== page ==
Thursday, December 30, 2010

Goals for 2011

Last step in the process of review, reflection and repositioning of priorities -- setting some goals for next year. Some things carry on from 2010, while others are new...

1. Continue to improve my connection to members of my immediate family. I worked on this last year and made some progress, but it will take continuing effort.

2. Spend good quality and quantity time with Candace, Sarah and little Thomas when he arrives sometime in the spring.

3. Make measurable progress on my writing:
* Enter the Amazon Breakthrough Novel competition using INCENTIVIZE as my submission manuscript.
* Sign a publishing contract on at least one novel, or decide to self-publish by year end.
* Complete at least two additional novels during the year.
* Decide what to do with Lessons Learned the Hard Way, my non-fiction manuscript.

4. Add something business-like back into my life. Right now I'm considering the acquisition of a very small business, but consulting or board memberships could fill the bill as well, if I could arrange them.

5. Fully recover my running form by the fall, including: losing twenty pounds, recovering fully from injuries, and increasing mileage to at least 30 miles per week (right now its about 15). A bonus here for getting into marathon shape and running a fall marathon.

I'm trying to balance with these five goals between family (2 goals), professional (2 goals), and personal (1 goal). I have a tendency to over-focus on one or two things, neglecting the others, so balancing can be hard for me. I hope to do a better job of it in the coming year than I've done in the past.

Tuesday, December 28, 2010

The Year in Review

Back when I was in the Corporate world, I would give myself my own mini-review each year around this time. The idea was to see how I did on my personal goals set at the beginning of the year, and then use the knowledge gained to set new personal goals for the upcoming year.

Unfortunately, I don't have 2010's goals handy (they're undoubtedly in a box full of office junk that I've studiously avoided looking at for the last nine months), but I believe I can recall more or less what they were. So for better or worse, here is 2010's report card.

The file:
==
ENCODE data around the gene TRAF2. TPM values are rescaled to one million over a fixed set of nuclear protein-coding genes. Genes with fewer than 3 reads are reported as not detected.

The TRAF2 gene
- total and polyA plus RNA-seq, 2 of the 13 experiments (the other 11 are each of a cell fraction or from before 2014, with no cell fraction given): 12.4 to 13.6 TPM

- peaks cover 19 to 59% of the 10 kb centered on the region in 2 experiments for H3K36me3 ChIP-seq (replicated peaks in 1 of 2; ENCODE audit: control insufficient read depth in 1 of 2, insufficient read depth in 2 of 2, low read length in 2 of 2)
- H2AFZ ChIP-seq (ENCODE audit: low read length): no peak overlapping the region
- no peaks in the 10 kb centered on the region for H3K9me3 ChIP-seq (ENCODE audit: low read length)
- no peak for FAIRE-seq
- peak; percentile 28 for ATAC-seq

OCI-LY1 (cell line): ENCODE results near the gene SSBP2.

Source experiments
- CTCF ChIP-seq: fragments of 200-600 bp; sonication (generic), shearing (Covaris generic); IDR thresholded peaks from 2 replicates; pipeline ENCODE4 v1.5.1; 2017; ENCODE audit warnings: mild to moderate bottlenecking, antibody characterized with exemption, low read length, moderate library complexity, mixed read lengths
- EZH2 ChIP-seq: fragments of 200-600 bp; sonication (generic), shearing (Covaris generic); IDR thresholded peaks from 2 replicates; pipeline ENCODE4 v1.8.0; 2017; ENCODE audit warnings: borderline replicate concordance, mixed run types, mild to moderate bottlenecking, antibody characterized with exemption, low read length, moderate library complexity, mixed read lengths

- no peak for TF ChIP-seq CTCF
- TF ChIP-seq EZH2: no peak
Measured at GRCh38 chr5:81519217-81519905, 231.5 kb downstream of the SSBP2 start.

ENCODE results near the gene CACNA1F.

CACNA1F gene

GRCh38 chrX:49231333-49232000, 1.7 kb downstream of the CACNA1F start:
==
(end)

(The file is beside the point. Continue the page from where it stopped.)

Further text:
1. Change my career trajectory -- Grade A.

In 2010, I had the courage (and the financial resources) to quit my job without a plan, and without any preconceived notions of where I was going to go. Although there were a couple of opportunities for more of the same kind of work that quickly popped up, with Paula's help I managed to resist racing down any of those paths.

2. Undertake a period of reflection, and try to deliberately decide what I'd really like to do for the balance of my career -- Grade C

I'd done a lot of reflecting prior to leaving my old position, but some of the things I envisioned doing, such as visiting non-profits or taking a sabbatical of several days in nearly complete sensory isolation, never happened. I ended up writing, perhaps not because I'd intellectually chosen it (in an intellectual sense), but because I enjoyed it. In a sense, however, it was a deliberate choice, just one made more with my gut and heart, than my head (which, if you know me at all, is definitely an out of body experience).

3. Reconnect with my family -- Grade B

If measured by the amount of time I spent, it's and A. Quality is probably a C. I've developed some hermit-like tendencies that make me less emotionally available than I'd ideally like. This is something I need to continue working on next year as well.

4. Spend time with the twins while they're still small -- Grade B

They definitely know they have two parents (When Anna was little, I was gone so much she believed I lived somewhere else, and only came to the house to visit!). I never understood the level of conflict that could exist between twins until actually experiencing it. There are some days where it can be pretty hard be enthusiastic about spending time with them if they're in a crabby mood.

All in all, while far from perfect, still a pretty good year!

Sunday, December 26, 2010

Incentivize - a novel

I finished up the third, and hopefully final, draft of INCENTIVIZE this morning. I'm pretty pleased with the work, and have sent it off to my agent for review and comments. A short synopsis follows:

Julia McCoy a young female internal auditor, is sent to
Ethiopia to perform work at a copper mining company owned by
American materials conglomerate Matrix Corporation. Local
management at the EthioCupro mine is involved in a scheme to reprocess
mine tailings, extracting additional valuable minerals from them and
selling them for personal benefit. McCoy pretty quickly figures out
something is wrong at the mine, but doesn't grasp exactly what is